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Proceedings Paper

Using intraoperative MRI to assess bleeding
Author(s): Haiying Liu; Walter A. Hall; Alastair J. Martin; Charles L. Truwit
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Paper Abstract

Immediate detector of any surgically induced hemorrhage prior to the closure is important for minimizing the unnecessary post surgical complications. In the case of hemorrhage, the surgical site of interests often involves hemorrhagic blood in the presence of CSF as well as air pockets. It is known that the hemorrhagic blood or air has a different magnetic susceptibility from its surrounding tissue, and CSF has long T1 and T2. Based on these differences, a set of complimentary imaging techniques (T2, FLAIR, and GE) were optimized to reveal the existence of surgically induced acute hemorrhage. Among 330 neurosurgical cases, one relatively severe hemorrhage has been successfully found intra-operatively using the concept. During the case, a new hyperintense area close to the primary motor cortex was initially noticed on T2 weighted HASTE images. As soon as it was found to increase in size rapidly, the patient was treated immediately via craniotomy for aspiration of the intra-parenchymal blood. Owing to early detection and treatment, the patient was completely free of motor deficits. Besides, there were ten much less severe hemorrhages have been noticed using the method. The proper post-surgical care was planned to closely follow-up the patient for any sign of hemorrhage.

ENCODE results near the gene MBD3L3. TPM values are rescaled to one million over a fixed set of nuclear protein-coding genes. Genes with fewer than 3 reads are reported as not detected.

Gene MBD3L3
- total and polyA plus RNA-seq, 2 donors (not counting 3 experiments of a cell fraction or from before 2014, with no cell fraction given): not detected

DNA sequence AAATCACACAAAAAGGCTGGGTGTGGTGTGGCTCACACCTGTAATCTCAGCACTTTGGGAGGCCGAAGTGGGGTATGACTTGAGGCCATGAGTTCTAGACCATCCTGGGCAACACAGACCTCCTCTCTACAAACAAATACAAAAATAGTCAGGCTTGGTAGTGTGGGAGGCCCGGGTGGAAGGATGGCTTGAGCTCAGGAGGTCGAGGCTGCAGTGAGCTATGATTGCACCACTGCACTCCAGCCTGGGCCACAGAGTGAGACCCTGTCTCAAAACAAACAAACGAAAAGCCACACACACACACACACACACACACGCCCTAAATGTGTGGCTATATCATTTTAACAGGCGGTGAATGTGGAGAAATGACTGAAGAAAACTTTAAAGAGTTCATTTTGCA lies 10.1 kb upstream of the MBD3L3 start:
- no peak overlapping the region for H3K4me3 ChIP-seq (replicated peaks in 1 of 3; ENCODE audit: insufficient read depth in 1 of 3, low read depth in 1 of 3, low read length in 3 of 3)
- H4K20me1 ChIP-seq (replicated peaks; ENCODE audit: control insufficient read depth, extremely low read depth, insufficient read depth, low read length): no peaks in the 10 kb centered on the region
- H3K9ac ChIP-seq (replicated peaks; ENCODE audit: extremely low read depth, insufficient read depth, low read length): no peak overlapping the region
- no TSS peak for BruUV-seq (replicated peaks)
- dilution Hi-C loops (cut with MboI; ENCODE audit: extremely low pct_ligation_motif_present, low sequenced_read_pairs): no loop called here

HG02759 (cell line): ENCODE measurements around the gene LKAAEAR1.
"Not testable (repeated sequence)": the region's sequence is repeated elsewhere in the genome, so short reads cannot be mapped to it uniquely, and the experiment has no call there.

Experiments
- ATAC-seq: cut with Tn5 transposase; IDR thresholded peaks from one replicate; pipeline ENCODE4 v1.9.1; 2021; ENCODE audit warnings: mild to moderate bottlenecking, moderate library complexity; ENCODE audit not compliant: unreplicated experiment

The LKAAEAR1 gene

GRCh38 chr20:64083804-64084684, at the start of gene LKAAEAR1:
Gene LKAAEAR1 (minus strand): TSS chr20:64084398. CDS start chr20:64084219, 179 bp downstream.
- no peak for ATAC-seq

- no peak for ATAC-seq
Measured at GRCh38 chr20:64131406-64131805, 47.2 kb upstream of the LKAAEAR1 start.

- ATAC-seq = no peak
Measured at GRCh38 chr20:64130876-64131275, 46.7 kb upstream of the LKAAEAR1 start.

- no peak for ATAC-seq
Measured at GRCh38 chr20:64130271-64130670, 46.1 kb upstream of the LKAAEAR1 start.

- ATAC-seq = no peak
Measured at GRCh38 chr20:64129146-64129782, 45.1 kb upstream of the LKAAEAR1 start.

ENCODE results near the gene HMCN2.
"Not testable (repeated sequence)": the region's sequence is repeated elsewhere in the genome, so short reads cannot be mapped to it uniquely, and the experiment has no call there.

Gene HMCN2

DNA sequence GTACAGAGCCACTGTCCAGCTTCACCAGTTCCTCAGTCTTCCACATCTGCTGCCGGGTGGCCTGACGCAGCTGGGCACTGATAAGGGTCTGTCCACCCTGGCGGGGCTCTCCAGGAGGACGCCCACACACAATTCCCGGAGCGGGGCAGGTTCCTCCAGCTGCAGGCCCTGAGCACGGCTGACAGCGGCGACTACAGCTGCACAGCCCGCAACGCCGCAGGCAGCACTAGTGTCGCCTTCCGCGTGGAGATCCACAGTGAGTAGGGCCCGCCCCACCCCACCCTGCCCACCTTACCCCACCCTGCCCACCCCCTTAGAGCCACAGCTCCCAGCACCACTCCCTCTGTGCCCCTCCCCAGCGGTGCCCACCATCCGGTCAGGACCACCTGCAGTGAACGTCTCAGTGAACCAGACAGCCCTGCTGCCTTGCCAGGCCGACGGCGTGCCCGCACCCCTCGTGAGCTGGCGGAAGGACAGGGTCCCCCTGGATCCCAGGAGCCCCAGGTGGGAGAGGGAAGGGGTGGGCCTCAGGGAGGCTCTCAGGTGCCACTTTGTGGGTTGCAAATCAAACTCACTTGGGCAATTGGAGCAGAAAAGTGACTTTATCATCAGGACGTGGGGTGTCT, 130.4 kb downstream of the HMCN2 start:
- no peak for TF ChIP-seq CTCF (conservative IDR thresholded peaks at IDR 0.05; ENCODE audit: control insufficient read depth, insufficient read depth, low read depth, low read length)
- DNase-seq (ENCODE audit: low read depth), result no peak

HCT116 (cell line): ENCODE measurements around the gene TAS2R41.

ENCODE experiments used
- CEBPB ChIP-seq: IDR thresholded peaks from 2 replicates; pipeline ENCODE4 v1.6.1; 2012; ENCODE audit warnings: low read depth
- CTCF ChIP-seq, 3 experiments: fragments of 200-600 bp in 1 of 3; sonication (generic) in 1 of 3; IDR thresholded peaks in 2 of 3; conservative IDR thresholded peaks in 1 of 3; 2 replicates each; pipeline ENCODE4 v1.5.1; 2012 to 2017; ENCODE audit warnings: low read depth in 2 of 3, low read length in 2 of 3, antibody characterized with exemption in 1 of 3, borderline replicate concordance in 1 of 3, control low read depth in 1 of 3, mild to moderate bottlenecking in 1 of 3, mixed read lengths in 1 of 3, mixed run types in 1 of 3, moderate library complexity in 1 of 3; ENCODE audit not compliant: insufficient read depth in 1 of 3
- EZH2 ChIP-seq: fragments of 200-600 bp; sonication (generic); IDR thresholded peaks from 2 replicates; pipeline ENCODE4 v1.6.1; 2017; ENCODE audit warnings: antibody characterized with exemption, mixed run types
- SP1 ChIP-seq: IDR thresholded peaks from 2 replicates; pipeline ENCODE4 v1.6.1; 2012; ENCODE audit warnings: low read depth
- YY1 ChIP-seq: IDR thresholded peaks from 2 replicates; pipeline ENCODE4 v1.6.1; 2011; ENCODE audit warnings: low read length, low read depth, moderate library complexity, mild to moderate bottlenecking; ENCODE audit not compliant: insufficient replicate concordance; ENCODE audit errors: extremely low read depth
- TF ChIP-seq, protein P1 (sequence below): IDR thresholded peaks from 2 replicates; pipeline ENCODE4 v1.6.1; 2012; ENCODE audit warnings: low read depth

Paper Details

Date Published: 21 May 2001
PDF: 4 pages
Proc. SPIE 4321, Medical Imaging 2001: Physiology and Function from Multidimensional Images, (21 May 2001); doi: 10.1117/12.428159
Show Author Affiliations
Haiying Liu, Univ. of Minnesota/Twin Cities (United States)
Walter A. Hall, Univ. of Minnesota/Twin Cities (United States)
Alastair J. Martin, Univ. of Minnesota/Twin Cities (United States)
Charles L. Truwit, Univ. of Minnesota/Twin Cities (United States)

Published in SPIE Proceedings Vol. 4321:
Medical Imaging 2001: Physiology and Function from Multidimensional Images
Chin-Tu Chen; Anne V. Clough, Editor(s)

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